Editor’s Note: As explained at length elsewhere on this site this is a news story written by me for another publication. This originally appeared on Semiconductor Engineering; it holds the copyright, of course.

Collaborate Or Go Home

Semiconductor architecture is easy. It’s the exotic materials that bring complexity, cost and the need to collaborate, not to mention new ways of doing business.

Technology is hard.

It’s no secret that it’s more difficult than ever to keep devices shrinking while increasing performance.

Semi EngineeringIt’s also old news that it is increasingly costly to be at the leading edge, as semiconductor production technology gets ever more complex — even as a maturing chip industry becomes ever more dependent on low-cost consumer devices.

But it has made for some strange developments in recent years, not the least of which has been IDMs moonlighting as foundries (and consequently Intel making Altera chips with ARM cores).

But it also has brought about a seemingly ever-increasing amount of cooperative research and development efforts throughout the supply chain — not to mention some odd bedfellows — and not just among chipmakers. The financial risk of gambling with technology and making the wrong choice has gotten so big that no one company can go it alone.

To a certain extent that’s due to natural maturation of the industry. But it is also largely because of the increasing complexity that’s become necessary to maintain device shrinks and performance gains. That complexity stems in part from the relatively odd architecture necessary at the leading edge now — metal gates and finFETs come to mind — but in large part stems from the materials necessary to make that odd architecture work.

We can’t just scale anymore

“Ten years ago you just scaled the device,” said Dean Freeman, an analyst and research vice president with Gartner Inc. “For 35 years we just used silicon, oxide and aluminum. That was it. Maybe a little silicon nitride. But we didn’t change the structure or focus of the transistor for 35 years. We changed the way we isolated it — shallow trench isolation — but the basic components and concepts were the same.”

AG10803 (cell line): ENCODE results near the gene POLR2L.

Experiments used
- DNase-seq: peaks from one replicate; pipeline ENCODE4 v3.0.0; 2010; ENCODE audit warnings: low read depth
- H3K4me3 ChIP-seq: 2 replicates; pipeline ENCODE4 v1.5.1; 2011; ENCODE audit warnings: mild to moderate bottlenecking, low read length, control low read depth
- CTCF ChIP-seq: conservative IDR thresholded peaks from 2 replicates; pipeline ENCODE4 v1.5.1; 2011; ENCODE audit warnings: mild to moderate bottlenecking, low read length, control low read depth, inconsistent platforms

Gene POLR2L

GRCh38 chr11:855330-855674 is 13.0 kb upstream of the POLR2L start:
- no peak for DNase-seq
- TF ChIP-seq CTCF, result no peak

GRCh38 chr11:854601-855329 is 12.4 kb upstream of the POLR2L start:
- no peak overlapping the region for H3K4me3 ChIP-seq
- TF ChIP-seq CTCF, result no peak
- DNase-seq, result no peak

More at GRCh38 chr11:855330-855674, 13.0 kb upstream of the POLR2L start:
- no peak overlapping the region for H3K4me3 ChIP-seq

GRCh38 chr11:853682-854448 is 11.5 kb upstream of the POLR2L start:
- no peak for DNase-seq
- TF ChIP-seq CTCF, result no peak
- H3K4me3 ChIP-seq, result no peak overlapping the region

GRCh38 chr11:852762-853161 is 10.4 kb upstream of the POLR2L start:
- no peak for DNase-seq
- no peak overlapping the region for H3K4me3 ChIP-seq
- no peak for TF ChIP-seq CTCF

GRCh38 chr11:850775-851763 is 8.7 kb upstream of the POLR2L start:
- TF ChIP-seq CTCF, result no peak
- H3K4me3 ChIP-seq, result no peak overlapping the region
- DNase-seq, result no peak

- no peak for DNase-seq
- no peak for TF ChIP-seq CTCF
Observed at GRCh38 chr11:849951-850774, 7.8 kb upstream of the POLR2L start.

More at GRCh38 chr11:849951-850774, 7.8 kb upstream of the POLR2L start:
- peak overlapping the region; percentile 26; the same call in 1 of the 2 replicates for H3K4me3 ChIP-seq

Then, within the last 10 to 15 years, it became necessary to start making changes to the standard semiconductor materials set — that set of materials that hadn’t changed much in decades. Copper interconnects and low-k dielectrics came along about the turn of the century, and that was just the tip of the proverbial iceberg of complexity. After that it was time to tinker with the gates.

Today the industry has metal gates and the requisite high-k materials, strained silicon, finFETs, tunnel FETs, and 3DICs with through-silicon vias. Tomorrow it may be using heterogeneous CMOS devices: III/IV materials in transistor gates on a traditional silicon substrate.

Graphene transistors, anyone? Carbon nanotubes?

“You have this very rapid transition in a very short time frame using materials that we’re not that familiar with,” Freeman observed. While the use of germanium and gallium arsenide is hardly new, he noted, that has always been for other applications beyond the mainstream. “It’s still something new we’re putting into the transistor, and we have to look at parasitics, electron flow — how it all goes together. On top of that our interconnect keeps getting tougher to manage because our RC (resistance/capacitance) keeps going up.”

Generally speaking, it’s a problem spread all along the supply chain. Take wafer bonding and debonding, a key process in the formation of TSVs, for example. “This is certainly an area driven by increased complexity,” said Markus Wimplinger, corporate technology development and IP director of European-based chip equipment vendor EV Group (EVG).

It means that a company like EVG not only needs to work with its materials suppliers, but with its customers as well, gaining access to production volume data, data from conditions that can’t be reproduced in the lab. It’s perhaps a natural development, because more and more chipmakers are expecting their supply chains to take on more and more of the R&D burden.

Thus in this day and age, a lot of the collaboration, be it between companies and consortia, between companies and university partners, or directly between companies, is driven by the need to manage the learning curve so that each player can minimize the risk, not to mention the cost, involved in integrating a new solution to a technological problem.